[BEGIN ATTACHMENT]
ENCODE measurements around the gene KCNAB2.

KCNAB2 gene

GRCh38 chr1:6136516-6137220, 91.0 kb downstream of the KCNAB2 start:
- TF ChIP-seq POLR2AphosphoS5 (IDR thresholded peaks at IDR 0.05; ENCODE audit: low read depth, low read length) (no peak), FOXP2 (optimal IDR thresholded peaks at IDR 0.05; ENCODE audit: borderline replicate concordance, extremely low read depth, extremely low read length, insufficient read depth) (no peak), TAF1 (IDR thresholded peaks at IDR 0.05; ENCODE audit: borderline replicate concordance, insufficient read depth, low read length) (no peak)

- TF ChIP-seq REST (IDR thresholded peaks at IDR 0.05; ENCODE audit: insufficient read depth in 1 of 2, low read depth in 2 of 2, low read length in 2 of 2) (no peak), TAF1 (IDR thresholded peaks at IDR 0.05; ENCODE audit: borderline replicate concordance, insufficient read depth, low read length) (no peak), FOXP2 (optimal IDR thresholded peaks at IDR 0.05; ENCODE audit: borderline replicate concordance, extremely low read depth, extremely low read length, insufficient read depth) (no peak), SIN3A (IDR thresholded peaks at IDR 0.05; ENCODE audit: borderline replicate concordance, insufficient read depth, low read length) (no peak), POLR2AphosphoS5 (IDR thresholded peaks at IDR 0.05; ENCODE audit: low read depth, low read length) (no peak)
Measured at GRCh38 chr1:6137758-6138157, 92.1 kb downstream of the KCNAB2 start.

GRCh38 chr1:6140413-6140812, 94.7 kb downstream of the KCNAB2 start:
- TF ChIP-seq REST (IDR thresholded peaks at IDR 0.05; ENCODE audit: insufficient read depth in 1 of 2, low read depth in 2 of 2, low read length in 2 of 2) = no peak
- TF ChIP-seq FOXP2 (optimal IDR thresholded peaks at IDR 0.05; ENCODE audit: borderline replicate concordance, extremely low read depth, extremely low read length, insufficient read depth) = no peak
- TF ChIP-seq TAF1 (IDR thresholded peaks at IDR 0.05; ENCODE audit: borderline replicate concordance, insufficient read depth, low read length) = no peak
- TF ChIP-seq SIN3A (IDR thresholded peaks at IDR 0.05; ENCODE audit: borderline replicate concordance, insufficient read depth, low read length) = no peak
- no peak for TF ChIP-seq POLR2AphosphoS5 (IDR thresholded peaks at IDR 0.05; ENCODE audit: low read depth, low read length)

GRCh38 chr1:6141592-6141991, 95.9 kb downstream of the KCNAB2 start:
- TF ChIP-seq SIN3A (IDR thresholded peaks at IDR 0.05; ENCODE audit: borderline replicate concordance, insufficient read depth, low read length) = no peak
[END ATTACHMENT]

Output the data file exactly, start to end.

ENCODE measurements around the gene KCNAB2.

KCNAB2 gene

GRCh38 chr1:6136516-6137220, 91.0 kb downstream of the KCNAB2 start:
- TF ChIP-seq POLR2AphosphoS5 (IDR thresholded peaks at IDR 0.05; ENCODE audit: low read depth, low read length) (no peak), FOXP2 (optimal IDR thresholded peaks at IDR 0.05; ENCODE audit: borderline replicate concordance, extremely low read depth, extremely low read length, insufficient read depth) (no peak), TAF1 (IDR thresholded peaks at IDR 0.05; ENCODE audit: borderline replicate concordance, insufficient read depth, low read length) (no peak)

- TF ChIP-seq REST (IDR thresholded peaks at IDR 0.05; ENCODE audit: insufficient read depth in 1 of 2, low read depth in 2 of 2, low read length in 2 of 2) (no peak), TAF1 (IDR thresholded peaks at IDR 0.05; ENCODE audit: borderline replicate concordance, insufficient read depth, low read length) (no peak), FOXP2 (optimal IDR thresholded peaks at IDR 0.05; ENCODE audit: borderline replicate concordance, extremely low read depth, extremely low read length, insufficient read depth) (no peak), SIN3A (IDR thresholded peaks at IDR 0.05; ENCODE audit: borderline replicate concordance, insufficient read depth, low read length) (no peak), POLR2AphosphoS5 (IDR thresholded peaks at IDR 0.05; ENCODE audit: low read depth, low read length) (no peak)
Measured at GRCh38 chr1:6137758-6138157, 92.1 kb downstream of the KCNAB2 start.

GRCh38 chr1:6140413-6140812, 94.7 kb downstream of the KCNAB2 start:
- TF ChIP-seq REST (IDR thresholded peaks at IDR 0.05; ENCODE audit: insufficient read depth in 1 of 2, low read depth in 2 of 2, low read length in 2 of 2) = no peak
- TF ChIP-seq FOXP2 (optimal IDR thresholded peaks at IDR 0.05; ENCODE audit: borderline replicate concordance, extremely low read depth, extremely low read length, insufficient read depth) = no peak
- TF ChIP-seq TAF1 (IDR thresholded peaks at IDR 0.05; ENCODE audit: borderline replicate concordance, insufficient read depth, low read length) = no peak
- TF ChIP-seq SIN3A (IDR thresholded peaks at IDR 0.05; ENCODE audit: borderline replicate concordance, insufficient read depth, low read length) = no peak
- no peak for TF ChIP-seq POLR2AphosphoS5 (IDR thresholded peaks at IDR 0.05; ENCODE audit: low read depth, low read length)

GRCh38 chr1:6141592-6141991, 95.9 kb downstream of the KCNAB2 start:
- TF ChIP-seq SIN3A (IDR thresholded peaks at IDR 0.05; ENCODE audit: borderline replicate concordance, insufficient read depth, low read length) = no peak